Social Media, Insurance, and You

Now that so many citizens voluntarily upload lots of details about their personal lives onto social media websites, corporations are on the prowl for ways to utilize all this data. Some hiring managers have made decisions based on some people’s google results. Schools have been known to fire teachers based on incriminating facebook photos. In one legendary case, a young man posted on his facebook that his car accident was caused by his driving under the influence of alcohol and was later arrested as a result.

Especially in industries that have to measure the risk of taking on clients, this information could prove invaluable. For example, lenders may want to look someone up online before approving a loan to see what kind of risk the borrower poses based on the “riskiness” of their online behavior and google search results. Now, some insurance companies are considering using a potential client’s online presence to determine the risk of taking them on as an insurance liability.

Already the laws for what online information can and can’t be used for decision making, particularly regarding job interviews, are very vague and don’t provide much direction. Furthermore, emails, browsing history, and search history are available to anyone who can get a subpoena after accusing someone of a crime, whether the accusation has any real grounds or not.

Some insurance agencies are taking advantage of devices that can be installed under the steering wheel of a car and rewarding those who use the device and drive safely with rewards for not causing accidents. Naturally, there are pros and cons to selling your privacy in exchange for some discounts,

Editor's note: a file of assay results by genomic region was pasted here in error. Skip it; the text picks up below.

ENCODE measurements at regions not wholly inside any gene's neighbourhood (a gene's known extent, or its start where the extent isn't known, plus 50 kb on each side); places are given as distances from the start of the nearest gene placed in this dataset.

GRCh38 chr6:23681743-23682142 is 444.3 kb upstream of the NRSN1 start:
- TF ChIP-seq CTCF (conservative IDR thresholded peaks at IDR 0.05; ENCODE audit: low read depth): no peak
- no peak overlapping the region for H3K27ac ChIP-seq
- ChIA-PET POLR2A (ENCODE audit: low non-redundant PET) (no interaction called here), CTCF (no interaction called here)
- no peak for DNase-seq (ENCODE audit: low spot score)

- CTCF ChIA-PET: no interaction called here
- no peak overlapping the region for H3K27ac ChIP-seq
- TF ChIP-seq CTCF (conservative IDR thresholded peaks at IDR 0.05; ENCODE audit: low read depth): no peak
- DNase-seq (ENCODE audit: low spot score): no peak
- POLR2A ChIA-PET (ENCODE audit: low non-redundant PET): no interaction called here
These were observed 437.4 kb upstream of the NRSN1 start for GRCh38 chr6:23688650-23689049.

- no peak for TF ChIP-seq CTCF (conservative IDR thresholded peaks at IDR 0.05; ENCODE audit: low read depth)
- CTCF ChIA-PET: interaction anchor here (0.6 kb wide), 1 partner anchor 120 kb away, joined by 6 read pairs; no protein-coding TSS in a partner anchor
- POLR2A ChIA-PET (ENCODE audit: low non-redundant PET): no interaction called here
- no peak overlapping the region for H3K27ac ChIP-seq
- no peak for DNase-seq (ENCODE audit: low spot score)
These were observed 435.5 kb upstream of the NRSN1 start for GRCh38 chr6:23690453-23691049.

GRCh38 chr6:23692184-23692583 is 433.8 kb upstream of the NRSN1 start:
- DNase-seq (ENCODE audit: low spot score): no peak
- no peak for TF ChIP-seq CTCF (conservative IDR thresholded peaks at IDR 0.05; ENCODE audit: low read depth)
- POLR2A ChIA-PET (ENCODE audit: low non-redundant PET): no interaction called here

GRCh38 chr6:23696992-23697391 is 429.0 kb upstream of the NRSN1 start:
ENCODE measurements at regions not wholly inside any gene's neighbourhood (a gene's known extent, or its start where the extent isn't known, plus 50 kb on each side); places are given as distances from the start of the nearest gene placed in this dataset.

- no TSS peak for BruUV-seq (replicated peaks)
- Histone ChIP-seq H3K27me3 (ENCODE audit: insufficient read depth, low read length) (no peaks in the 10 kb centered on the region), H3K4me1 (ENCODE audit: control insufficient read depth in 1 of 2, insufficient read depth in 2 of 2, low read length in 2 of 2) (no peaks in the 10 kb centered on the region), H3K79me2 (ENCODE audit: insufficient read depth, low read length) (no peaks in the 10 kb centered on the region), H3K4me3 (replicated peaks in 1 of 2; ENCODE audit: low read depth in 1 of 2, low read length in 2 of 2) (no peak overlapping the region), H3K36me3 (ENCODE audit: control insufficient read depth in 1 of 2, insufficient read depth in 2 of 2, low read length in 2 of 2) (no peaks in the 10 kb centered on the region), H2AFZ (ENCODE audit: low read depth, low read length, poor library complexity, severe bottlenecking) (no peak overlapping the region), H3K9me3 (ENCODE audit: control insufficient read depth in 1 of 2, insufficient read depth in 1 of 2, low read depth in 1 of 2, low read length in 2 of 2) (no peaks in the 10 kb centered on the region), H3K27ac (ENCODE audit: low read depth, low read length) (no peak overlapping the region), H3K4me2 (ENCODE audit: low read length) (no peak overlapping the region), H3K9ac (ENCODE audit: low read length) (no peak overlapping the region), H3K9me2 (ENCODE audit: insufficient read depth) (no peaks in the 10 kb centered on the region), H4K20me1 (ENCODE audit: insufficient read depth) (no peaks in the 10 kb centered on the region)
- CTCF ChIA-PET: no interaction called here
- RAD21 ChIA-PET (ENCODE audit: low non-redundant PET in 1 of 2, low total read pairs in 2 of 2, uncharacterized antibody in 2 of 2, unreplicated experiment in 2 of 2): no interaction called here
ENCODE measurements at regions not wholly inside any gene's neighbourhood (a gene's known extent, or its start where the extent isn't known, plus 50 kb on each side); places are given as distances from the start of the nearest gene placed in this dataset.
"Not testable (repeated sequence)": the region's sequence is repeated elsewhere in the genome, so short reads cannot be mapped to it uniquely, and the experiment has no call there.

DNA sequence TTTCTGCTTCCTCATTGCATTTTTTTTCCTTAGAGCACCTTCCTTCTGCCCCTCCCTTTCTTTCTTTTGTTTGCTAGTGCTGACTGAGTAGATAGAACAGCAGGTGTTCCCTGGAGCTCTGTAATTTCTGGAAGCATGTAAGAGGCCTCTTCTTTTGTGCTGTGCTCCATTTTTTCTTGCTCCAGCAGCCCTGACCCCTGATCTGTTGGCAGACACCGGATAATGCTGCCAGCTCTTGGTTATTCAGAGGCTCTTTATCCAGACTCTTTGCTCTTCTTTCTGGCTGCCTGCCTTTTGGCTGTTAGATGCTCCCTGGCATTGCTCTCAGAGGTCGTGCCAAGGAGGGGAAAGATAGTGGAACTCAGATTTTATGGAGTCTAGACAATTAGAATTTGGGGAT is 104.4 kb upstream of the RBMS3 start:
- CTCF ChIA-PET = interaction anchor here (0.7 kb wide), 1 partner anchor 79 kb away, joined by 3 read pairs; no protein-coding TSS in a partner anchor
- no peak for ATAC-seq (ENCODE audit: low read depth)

This past November, UK insurance provider Admiral announced that it would try to use an algorithm that takes a person’s facebook posts and behavior and determines how responsible that person will be as a first-time car owner. In theory, simple metrics would be able to link certain facebook behavior with traits like “organization.” The program is entirely voluntary would offer awardees significant discounts. However, the week the initiative was supposed to launch, Facebook denied Admiral the ability move forward, saying that such behavior violates its terms of service meant to prevent agencies from using facebook information to determine insurance rates or coverage.

Although agencies may not be able to formally use facebook to determine rates, they may still be able to do so informally based on what they find on google, so it’s important to mind your online behavior. Be wary of over sharing online, and definitely make sure you disclose to your agent anything they may find online — you want to be the way they find out, not google. Mind your privacy settings and things published about you so that you control what an agent might find.

 

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